Death and Redemption–

I love this book and wanted to second Deborah’s comment about how readable and useful it is.  I’ll comment more on that later.  But for my first post I also wanted to second how much I wished there were illustrations–pictures, of course, but a map of Karlag would have been most useful as well to get a sense not only of the size of the camp, but the location of the various outposts and a relative scale of the distances covered, especially since this was such a geographically large camp.  Forgive me if I have not checked this, but it might be helpful, especially as we use this book in our courses, to have web material posted to which we could send students for further clarification of locations and terrain.

I also had a question for Steve–Why did you decide to use the English translation of the История строительства…rather than the Russian original?  I ask because the English translation is a poor substitute for the original.  While scant information exists (at least that I know of) as to how the English translation came to be, it turns out that the English variant omits significant parts of the Russian original, incorrectly translates some of the sub-headings, if they are included at all, and diminishes the careful construction of the original that the true editorial team–Boris Lapin, Viktor Shklovsky and other writers–had in mind when they produced the work as a literary montage. Just curious!  ( As a basis for reference I talk about this in my book, pp. 192-202.)

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3 Responses to Death and Redemption–

  1. Steve Barnes says:

    Thanks for the comments, Cindy. I’ll reply to you further on the issue of maps and ancillary material in a separate post, as I can provide a number of links that might prove helpful.

    As for your critique of my use of the English version of the Belomor volume, I really have no good answer. I think this was clearly a mistake on my part. Not the only one, I am sure. Generally speaking, if an English version of a book was available, I preferred reference to the English as I generally assumed that a professional translator will do much better than I. Obviously that proved problematic in this case. I would be interested to know if there are particular aspects of the Russian-language version that show my own analysis of the volume and its import to be problematic.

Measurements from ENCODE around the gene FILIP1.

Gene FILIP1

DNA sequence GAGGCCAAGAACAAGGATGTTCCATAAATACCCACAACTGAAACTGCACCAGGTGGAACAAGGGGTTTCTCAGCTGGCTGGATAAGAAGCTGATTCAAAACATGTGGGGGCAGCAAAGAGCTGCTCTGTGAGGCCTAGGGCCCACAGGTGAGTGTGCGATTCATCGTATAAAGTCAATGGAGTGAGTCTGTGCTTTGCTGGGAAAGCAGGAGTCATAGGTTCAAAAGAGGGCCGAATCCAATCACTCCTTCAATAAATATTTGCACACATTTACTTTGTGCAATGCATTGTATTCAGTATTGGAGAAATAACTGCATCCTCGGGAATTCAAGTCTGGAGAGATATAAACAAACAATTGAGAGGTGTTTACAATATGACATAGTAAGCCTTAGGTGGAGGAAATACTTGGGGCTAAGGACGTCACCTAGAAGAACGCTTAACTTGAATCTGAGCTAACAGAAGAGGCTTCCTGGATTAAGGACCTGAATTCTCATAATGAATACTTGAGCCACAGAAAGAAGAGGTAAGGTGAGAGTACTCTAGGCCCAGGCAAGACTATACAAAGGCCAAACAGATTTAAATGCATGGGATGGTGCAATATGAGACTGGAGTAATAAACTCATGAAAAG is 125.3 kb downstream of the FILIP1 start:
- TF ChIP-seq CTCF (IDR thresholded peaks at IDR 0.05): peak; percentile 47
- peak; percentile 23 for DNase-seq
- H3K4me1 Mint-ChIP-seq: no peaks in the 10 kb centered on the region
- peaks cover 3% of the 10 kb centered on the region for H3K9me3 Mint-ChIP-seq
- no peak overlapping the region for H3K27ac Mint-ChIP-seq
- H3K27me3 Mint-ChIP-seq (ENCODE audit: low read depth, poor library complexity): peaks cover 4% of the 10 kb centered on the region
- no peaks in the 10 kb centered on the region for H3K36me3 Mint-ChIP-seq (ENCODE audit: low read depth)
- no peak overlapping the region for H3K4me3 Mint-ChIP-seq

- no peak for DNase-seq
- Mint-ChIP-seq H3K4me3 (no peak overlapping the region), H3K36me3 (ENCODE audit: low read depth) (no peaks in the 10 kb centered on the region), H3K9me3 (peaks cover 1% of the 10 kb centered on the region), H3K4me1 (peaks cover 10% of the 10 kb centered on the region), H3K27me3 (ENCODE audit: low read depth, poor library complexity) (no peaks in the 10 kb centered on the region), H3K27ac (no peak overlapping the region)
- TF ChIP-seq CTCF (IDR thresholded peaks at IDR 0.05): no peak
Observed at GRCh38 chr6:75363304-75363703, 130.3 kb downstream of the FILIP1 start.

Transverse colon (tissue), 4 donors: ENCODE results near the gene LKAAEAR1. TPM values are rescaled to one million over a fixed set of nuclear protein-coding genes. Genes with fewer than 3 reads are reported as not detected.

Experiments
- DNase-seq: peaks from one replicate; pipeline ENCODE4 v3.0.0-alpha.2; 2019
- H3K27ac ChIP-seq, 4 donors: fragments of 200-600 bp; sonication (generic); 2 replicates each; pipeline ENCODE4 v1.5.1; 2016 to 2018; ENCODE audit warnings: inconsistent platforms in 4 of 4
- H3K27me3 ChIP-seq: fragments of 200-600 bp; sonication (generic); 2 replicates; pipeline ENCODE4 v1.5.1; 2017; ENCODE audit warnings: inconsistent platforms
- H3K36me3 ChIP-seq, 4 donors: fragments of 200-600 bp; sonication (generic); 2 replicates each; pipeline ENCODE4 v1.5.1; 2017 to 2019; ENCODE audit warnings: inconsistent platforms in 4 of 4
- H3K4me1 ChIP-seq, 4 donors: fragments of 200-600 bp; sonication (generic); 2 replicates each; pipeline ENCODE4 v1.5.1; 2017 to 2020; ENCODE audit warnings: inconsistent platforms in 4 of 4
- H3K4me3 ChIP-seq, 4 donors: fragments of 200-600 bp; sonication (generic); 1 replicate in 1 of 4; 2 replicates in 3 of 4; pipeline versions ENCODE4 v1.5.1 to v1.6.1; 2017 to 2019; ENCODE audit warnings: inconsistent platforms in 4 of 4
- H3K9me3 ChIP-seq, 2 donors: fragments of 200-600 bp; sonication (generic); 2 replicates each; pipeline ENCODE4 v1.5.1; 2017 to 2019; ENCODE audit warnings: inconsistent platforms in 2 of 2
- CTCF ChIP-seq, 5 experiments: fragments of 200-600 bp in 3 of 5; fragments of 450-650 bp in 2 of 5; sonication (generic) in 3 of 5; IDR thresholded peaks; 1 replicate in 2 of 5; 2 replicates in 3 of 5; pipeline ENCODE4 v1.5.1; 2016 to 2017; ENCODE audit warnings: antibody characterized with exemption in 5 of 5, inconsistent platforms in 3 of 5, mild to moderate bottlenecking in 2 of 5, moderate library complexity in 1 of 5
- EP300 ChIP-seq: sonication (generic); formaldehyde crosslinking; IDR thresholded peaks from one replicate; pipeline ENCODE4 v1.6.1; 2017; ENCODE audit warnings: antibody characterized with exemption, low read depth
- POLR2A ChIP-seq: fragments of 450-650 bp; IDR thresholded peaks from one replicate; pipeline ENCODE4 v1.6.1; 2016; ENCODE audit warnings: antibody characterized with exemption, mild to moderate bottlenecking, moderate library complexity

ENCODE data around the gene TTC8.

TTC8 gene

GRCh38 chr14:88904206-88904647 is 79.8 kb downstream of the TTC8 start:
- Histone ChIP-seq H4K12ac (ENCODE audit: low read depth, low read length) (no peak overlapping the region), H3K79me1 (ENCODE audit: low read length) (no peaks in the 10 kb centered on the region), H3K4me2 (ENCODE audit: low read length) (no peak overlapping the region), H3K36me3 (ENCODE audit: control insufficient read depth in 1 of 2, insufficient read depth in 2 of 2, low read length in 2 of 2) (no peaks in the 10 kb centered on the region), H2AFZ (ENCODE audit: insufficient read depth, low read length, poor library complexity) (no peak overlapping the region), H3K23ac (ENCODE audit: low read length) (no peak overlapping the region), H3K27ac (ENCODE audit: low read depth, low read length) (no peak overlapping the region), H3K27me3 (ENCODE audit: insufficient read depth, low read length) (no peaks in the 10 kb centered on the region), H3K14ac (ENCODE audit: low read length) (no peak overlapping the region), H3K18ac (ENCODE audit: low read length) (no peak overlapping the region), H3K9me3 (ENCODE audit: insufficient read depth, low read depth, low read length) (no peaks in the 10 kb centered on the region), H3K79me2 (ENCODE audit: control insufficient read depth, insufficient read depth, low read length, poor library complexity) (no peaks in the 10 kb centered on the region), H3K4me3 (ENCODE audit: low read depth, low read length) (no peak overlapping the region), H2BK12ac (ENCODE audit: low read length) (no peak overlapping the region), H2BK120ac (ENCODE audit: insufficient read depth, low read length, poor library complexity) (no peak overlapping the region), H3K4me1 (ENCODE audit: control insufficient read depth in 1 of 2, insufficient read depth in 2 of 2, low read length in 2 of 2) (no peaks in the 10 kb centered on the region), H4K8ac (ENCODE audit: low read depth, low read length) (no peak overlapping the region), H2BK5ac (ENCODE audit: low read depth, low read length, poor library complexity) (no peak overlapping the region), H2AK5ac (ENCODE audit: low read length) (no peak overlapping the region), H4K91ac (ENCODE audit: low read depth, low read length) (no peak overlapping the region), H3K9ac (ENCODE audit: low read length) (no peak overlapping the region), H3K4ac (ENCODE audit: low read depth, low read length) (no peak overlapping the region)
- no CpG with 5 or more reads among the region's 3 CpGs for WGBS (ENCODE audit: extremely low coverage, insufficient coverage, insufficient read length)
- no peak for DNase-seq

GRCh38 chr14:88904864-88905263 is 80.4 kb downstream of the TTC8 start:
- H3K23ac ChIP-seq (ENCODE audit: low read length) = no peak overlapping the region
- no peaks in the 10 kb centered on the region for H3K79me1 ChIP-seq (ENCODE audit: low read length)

• Cynthia Ruder says:

      Thanks for the comment, Steve. I don’t think that your analysis of the volume and its import are at all problematic. For all its faults, the English translation does largely capture the spirit and tone of the original, and provides a useful source for your own readers who might not know Russian and would want to consult the book. And the parts of the Russian original that have been translated are generally acceptable translations. I suppose what I was getting at that was that given the liberties the translator/editors took in producing the English volume vis-a-vis structure and organization the English volume ends up almost being a different book from the original.

      That said, someone who has access only to the English version would never know this and would get the general sense about Belomor from it. A different question is whether or not one resorts to the Russian original if an English translation, especially a good one like Deborah’s, is out there. That probably is a call that an individual must make. For me, I would always go first to the Russian original and then compare it with the translation to see if the translated version holds up to scrutiny. If it does, then I’d use it. If it doesn’t then I’d use the Russian original and wade into the treacherous waters of translating it myself. I remember in grad school as future literary scholars we always were admonished to find the “canonical” text and to work from that. In this instance, for me the Russian original is the canonical text and therefore the one I’d work from.

  2. Steve Barnes says:

    Well, I’m reassured, at least, that no big problems emerge out of how I did this, but I definitely think you are right about going to the original. Of course, in a case like Deborah’s translation of Gulag Boss, the original has never been published. (Let’s hope that changes in the near future!)

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